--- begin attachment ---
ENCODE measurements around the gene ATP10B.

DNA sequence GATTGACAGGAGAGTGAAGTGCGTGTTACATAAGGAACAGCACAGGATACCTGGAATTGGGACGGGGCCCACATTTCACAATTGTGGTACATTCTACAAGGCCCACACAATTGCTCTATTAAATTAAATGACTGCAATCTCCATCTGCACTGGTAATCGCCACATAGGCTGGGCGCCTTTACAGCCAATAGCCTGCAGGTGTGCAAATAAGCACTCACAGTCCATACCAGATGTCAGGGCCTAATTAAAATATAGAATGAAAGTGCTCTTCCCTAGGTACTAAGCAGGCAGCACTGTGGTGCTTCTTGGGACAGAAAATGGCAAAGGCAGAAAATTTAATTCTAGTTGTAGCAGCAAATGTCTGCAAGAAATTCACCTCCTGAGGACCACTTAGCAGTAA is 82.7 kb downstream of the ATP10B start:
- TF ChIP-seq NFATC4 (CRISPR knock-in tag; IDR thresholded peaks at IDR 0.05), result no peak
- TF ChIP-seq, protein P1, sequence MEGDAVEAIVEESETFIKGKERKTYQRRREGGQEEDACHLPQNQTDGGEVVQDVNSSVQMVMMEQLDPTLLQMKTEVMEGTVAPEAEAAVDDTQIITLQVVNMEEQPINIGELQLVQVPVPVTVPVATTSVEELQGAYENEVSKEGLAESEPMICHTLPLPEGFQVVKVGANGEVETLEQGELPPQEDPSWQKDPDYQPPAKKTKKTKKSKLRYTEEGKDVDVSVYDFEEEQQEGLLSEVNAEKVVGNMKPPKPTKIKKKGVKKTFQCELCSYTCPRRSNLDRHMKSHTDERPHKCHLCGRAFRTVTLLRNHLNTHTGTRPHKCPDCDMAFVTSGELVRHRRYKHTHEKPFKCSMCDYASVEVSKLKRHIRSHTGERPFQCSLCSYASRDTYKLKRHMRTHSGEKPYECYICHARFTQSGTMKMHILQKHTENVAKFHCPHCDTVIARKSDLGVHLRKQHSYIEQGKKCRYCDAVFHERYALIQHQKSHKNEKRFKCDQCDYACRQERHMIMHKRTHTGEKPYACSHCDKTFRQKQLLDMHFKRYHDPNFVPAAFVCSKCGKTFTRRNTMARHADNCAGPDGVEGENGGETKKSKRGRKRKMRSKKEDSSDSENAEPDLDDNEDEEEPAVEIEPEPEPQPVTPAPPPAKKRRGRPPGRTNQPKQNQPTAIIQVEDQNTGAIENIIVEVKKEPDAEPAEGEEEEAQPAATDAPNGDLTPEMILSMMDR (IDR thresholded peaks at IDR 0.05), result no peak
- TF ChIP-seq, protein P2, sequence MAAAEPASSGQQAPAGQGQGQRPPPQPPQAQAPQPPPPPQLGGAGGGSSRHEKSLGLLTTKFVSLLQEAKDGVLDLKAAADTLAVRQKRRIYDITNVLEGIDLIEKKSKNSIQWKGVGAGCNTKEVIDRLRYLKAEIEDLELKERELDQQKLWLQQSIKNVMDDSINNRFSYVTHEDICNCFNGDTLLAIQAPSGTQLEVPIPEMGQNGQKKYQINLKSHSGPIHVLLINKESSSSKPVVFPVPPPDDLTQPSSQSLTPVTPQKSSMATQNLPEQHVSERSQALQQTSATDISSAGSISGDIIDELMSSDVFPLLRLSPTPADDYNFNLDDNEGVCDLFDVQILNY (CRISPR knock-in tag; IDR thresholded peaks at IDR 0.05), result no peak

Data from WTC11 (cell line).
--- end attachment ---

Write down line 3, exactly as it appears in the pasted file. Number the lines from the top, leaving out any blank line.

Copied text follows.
- TF ChIP-seq NFATC4 (CRISPR knock-in tag; IDR thresholded peaks at IDR 0.05), result no peak